Remember what is was like to be sung to sleep?
This is a revised version of Duty Now for the Future - an article commissioned by Collecteurs NY to help launch its SUBSTANCE 100 initiative. The original article was written before the COVID-19 pandemic swept through the UK , Europe and the USA. Duty Now for the Future 2.0 is a call for everyone in the art world to finally wake up to our responsibilities in a world where there can be no going back to the crass inequity of our lives before Corona virus.
It asks: Is the time coming when art will finally embrace self-organised alternatives rooted in ethical practice, equitable living, commoning, fair pay, openness and hope? Can art help rebuild our lives and our communities? Can it reimagine ways of being and living together after a global pandemic that surely changes everything?
I had a conversation with fellow artist Martin Daws back in 2016. He had a great idea. imagine if artists were employed, full-time to work in communities? We worked on it. Martin then wrote a guest blog here in 2017.
This article sets out how we could easily and relatively cheaply employ artists in everyday community and how such a simple, yet radical system would create just the sort of transformative cultural change that is at the heart of Arts Council England’s new 10-year strategy, Let’s Create.
This is the text version of my keynote paper I gave at the Culture and the Periphery conference at Gray’s School of Art, Robert Gordon University, Aberdeen on 4th October 2019.
This is the transcript from my keynote speech at Nuart Festival in Stavanger on 8th September 2019. It explores nostalgia narratives in Street Art and examines the practice’s links to gentrification. But perhaps we’re all gentrifiers nowadays?
The struggle for cultural democracy is part of our fight back against those who have always sought to keep us down – who have always told us: “KNOW YOUR PLACE!”
I know my place: it’s called HOME. We all have homes of one sort or another. And home is where we start from. Not art galleries or spectacles or museums or whatever else we are told are “cultured” places. HOME. This is the place where we build our own cultures, our way.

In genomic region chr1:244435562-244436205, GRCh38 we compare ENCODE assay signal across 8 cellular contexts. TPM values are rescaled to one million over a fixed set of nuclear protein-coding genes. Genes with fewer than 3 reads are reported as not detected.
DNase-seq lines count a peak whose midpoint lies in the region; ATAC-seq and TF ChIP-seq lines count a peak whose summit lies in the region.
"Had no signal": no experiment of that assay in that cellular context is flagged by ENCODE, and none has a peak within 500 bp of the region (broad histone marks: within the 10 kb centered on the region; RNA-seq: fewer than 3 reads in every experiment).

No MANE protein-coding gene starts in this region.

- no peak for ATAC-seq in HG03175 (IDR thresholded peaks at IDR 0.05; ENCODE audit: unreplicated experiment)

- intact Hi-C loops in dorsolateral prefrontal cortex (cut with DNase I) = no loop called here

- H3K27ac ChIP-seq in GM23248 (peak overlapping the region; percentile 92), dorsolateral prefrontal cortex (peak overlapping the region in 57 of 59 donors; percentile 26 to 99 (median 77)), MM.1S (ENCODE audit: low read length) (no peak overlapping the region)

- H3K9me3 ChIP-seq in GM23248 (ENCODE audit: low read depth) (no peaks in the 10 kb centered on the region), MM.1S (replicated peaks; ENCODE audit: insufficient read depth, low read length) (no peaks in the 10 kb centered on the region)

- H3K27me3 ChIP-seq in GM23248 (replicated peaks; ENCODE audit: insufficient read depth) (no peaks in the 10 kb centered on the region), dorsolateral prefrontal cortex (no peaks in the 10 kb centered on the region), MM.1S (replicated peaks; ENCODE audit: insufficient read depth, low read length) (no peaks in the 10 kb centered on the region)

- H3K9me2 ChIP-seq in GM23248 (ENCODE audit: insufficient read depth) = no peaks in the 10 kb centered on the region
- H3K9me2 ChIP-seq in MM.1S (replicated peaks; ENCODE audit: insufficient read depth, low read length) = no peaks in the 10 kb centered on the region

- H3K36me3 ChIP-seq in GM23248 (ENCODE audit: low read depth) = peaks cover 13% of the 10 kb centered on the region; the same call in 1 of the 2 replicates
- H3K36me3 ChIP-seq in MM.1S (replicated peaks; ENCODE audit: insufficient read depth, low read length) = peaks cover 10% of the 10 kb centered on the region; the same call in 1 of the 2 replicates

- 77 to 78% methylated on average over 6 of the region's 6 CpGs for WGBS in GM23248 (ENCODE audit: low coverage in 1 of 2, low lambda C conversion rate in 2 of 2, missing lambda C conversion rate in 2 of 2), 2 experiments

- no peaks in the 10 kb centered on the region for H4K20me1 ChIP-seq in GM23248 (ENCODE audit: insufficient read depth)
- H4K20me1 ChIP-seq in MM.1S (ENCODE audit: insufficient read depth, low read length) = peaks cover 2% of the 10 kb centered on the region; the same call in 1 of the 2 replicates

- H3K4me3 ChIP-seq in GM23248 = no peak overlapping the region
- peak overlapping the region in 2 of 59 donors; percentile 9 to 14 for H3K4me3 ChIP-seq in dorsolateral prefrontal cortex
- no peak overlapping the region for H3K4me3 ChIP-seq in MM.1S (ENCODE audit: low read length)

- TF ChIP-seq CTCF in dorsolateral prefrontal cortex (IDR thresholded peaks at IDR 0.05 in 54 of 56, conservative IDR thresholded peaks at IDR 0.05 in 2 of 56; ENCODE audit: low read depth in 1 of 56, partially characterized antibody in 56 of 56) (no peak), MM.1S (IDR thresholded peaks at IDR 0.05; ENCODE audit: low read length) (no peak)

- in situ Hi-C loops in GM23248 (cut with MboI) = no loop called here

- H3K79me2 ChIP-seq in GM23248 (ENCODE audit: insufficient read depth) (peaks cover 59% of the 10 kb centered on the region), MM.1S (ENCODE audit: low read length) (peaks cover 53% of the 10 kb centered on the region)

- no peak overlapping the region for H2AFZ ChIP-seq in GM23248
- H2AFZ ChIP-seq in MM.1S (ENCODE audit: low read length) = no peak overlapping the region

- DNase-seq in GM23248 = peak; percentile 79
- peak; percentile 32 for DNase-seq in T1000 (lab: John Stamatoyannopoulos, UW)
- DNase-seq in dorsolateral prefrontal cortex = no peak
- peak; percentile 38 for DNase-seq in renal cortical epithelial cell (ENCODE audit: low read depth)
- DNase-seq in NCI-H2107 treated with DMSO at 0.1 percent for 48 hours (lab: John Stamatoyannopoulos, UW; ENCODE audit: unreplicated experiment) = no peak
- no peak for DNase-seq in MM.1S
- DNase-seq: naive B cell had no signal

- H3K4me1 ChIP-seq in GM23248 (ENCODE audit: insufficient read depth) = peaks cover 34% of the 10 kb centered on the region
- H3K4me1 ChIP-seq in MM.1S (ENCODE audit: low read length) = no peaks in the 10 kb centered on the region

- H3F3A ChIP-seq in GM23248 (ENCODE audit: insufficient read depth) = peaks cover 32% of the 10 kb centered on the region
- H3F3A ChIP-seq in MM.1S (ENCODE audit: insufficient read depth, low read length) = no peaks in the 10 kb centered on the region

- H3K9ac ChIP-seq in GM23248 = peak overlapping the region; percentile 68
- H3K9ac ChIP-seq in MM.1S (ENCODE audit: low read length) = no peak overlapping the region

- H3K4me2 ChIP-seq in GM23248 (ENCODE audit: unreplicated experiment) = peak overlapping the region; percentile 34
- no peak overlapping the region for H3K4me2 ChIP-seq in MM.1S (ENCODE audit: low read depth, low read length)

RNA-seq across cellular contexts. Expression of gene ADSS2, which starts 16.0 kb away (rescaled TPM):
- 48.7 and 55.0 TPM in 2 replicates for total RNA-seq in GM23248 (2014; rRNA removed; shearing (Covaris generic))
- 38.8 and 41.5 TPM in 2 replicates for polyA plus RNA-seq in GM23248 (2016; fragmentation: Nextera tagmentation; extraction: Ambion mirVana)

This is the text from my workshop “Caught doing social work?” which was part of Manifesta 12’s M12 Education Club conference in Palermo on 19th October 2018. The workshop was held in the community centre in the ZEN social housing project. The text was used as mini provocations which led to a really interesting discussion about instrumentalism of the arts and artists, gentrification and artwashing.
I am reposting this article which was originally published by Bella Caledonia here because it formed the basis for my keynote speech at Lancashire Arts Exchange along with the film A Cacophony of Crows which you can see here. It deals with the artwashing of Robin Hood Gardens by state agent, the V&A.
This is a film about V&A’s crass exploitation of council housing following its “acquisition” if some pieces of Robin Hood Gardens in the Labour controlled London borough of Tower Hamlets - a once iconic council housing estate that is being demolished to make way for luxury apartments. It was part of my keynote given as part of Lancashire Arts Exchange on 8th November 2018. I explored how this example of state-led artwashing relates to David Harvey’s arguments around how neoliberalism uses creative destruction and arts/culture/media as a means of re-enforcing class domination.
This is a film with narrative from a performance I gave in Belfast earlier this year about neoliberalism, instrumentalism and cultural democracy.
“We must trust in our individual and collective selves. We must remember our struggles. We must remember that official arts and culture and, for that matter, the creative industries, reflects only one rather small part of our arts and culture. We do not live in a cultural democracy. The cuts to state-sanctioned arts and cultural production makes this assertion starker as each day passes… And cultural policy, like fortune, has always favoured the rich and powerful.”